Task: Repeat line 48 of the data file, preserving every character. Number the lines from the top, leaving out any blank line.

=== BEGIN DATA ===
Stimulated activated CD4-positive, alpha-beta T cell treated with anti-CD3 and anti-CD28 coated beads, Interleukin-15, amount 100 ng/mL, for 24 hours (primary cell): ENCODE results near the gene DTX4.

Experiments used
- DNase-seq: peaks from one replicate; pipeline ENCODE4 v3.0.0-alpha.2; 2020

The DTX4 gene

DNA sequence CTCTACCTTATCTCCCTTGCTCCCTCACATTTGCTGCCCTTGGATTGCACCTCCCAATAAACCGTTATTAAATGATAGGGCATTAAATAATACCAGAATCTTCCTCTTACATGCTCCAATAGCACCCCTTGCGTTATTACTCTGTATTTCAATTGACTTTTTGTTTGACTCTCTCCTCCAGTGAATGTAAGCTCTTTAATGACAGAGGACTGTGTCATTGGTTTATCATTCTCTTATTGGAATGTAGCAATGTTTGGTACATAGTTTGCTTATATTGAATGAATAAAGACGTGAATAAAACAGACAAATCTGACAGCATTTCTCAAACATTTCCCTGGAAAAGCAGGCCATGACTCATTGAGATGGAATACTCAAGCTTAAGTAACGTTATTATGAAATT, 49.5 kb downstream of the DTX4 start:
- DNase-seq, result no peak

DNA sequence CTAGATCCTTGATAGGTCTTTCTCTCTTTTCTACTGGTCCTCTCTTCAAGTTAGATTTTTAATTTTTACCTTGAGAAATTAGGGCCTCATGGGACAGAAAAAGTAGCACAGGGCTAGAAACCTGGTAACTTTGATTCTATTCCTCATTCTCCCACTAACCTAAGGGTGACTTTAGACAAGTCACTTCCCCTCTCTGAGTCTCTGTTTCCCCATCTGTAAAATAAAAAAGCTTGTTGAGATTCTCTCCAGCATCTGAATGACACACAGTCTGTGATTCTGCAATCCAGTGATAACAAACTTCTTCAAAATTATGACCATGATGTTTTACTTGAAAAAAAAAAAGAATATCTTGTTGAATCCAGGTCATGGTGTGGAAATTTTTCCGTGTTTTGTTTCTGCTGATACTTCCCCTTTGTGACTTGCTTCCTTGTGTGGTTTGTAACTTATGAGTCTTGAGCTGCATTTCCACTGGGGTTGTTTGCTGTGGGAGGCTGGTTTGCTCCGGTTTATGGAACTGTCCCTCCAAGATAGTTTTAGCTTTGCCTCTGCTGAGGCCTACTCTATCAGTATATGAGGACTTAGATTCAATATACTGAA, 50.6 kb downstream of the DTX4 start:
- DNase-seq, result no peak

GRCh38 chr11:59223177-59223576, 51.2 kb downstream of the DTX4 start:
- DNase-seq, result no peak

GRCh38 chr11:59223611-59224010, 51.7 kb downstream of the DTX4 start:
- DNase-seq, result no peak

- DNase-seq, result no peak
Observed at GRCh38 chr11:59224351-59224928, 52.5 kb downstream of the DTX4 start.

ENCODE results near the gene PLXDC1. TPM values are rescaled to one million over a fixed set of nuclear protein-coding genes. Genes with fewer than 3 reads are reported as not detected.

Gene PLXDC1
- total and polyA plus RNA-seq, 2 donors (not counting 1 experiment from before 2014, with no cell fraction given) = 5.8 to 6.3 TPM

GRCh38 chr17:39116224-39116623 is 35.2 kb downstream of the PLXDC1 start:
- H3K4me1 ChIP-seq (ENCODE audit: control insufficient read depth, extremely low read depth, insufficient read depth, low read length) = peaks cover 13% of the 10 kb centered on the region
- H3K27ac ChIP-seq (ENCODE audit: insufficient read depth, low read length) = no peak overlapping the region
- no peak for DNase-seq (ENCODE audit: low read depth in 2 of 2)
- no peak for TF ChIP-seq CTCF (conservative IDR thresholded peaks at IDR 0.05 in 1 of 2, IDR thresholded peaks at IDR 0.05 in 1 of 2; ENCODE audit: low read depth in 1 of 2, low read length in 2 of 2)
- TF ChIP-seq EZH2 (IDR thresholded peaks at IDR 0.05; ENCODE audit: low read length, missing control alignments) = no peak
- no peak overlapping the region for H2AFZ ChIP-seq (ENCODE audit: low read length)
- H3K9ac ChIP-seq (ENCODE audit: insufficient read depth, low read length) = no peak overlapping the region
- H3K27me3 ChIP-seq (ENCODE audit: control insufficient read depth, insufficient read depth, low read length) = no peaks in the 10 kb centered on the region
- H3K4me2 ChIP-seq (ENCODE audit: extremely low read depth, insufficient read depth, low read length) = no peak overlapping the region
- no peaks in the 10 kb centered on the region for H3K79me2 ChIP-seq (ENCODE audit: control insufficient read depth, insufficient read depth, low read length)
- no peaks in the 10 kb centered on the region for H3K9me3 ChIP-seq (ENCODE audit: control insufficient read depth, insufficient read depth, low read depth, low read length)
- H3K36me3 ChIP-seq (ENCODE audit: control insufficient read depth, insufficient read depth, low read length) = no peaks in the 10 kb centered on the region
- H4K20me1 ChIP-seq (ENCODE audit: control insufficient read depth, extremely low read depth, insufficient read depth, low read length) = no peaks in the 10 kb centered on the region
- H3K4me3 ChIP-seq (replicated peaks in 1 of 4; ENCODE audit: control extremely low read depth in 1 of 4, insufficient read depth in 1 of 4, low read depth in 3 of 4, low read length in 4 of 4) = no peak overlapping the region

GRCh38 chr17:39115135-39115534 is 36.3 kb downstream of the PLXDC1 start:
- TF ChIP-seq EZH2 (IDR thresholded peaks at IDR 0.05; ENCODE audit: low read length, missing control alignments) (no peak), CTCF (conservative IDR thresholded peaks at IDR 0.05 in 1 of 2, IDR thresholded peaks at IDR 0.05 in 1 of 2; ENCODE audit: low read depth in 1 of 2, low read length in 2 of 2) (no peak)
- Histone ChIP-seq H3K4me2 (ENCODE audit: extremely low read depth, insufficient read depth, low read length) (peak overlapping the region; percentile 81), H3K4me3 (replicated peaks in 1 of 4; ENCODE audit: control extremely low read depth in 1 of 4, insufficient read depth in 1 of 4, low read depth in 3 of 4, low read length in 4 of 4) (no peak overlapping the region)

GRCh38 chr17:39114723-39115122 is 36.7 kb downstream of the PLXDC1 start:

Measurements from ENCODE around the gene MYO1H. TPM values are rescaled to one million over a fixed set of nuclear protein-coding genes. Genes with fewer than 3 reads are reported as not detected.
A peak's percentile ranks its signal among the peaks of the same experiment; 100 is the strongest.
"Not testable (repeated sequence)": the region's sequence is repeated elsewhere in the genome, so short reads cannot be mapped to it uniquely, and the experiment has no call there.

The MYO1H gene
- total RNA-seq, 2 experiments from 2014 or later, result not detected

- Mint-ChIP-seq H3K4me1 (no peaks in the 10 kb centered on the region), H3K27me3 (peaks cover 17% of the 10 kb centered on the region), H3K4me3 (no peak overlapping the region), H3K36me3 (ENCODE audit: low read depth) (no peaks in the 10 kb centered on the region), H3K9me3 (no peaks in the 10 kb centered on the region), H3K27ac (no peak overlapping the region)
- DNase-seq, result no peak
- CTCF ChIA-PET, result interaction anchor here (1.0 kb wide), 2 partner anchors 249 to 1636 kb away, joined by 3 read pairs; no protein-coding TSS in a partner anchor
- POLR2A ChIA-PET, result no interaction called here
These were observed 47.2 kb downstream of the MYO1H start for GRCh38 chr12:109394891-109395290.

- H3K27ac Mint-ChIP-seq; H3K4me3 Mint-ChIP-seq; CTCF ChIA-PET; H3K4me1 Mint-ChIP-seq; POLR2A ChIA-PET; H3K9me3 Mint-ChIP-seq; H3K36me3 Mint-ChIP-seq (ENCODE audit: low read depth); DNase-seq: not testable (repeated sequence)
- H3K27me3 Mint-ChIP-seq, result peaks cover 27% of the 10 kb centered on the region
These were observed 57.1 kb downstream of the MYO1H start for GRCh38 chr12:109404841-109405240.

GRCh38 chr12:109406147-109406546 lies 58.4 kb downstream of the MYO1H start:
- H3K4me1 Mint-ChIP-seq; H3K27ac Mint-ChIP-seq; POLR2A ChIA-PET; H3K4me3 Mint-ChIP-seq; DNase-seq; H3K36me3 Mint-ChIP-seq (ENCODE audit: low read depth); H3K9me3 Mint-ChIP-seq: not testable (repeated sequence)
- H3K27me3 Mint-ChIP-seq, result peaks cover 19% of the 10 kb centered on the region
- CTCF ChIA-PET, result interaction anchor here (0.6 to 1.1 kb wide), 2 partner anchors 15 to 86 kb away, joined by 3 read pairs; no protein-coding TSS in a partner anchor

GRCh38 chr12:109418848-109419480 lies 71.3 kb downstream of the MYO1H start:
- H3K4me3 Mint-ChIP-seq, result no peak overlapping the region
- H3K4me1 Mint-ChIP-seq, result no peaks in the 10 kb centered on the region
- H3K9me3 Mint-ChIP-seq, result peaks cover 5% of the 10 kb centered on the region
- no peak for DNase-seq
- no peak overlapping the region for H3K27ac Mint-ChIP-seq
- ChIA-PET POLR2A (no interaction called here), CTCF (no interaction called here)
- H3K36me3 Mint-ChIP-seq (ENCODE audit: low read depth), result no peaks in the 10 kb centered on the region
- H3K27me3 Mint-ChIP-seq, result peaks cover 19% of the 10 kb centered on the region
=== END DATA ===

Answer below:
- H3K27me3 Mint-ChIP-seq, result peaks cover 27% of the 10 kb centered on the region